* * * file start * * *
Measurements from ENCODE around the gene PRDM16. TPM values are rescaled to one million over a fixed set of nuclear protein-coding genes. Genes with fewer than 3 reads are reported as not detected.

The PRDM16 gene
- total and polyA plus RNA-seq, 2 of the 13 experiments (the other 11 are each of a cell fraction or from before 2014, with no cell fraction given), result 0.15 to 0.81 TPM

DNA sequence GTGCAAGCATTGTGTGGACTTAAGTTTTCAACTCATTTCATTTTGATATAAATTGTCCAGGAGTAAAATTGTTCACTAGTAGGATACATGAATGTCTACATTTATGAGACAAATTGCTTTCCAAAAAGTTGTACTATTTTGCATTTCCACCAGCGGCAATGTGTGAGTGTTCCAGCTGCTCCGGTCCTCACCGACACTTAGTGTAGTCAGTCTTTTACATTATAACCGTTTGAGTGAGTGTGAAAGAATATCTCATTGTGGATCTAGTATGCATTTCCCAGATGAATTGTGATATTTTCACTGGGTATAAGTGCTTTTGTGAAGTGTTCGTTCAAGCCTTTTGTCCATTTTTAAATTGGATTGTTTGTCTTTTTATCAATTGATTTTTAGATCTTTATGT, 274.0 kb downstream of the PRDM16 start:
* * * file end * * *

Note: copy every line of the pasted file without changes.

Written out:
Measurements from ENCODE around the gene PRDM16. TPM values are rescaled to one million over a fixed set of nuclear protein-coding genes. Genes with fewer than 3 reads are reported as not detected.

The PRDM16 gene
- total and polyA plus RNA-seq, 2 of the 13 experiments (the other 11 are each of a cell fraction or from before 2014, with no cell fraction given), result 0.15 to 0.81 TPM

DNA sequence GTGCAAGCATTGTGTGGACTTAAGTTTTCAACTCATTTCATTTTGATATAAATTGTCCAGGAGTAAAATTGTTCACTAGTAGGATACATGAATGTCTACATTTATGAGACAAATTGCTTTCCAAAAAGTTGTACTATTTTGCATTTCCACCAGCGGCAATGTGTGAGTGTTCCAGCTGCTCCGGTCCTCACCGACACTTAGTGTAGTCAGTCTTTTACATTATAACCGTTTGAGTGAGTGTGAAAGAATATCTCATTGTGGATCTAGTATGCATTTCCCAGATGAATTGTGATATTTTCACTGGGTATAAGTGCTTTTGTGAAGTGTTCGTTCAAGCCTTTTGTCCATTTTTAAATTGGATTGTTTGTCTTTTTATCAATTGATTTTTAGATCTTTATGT, 274.0 kb downstream of the PRDM16 start: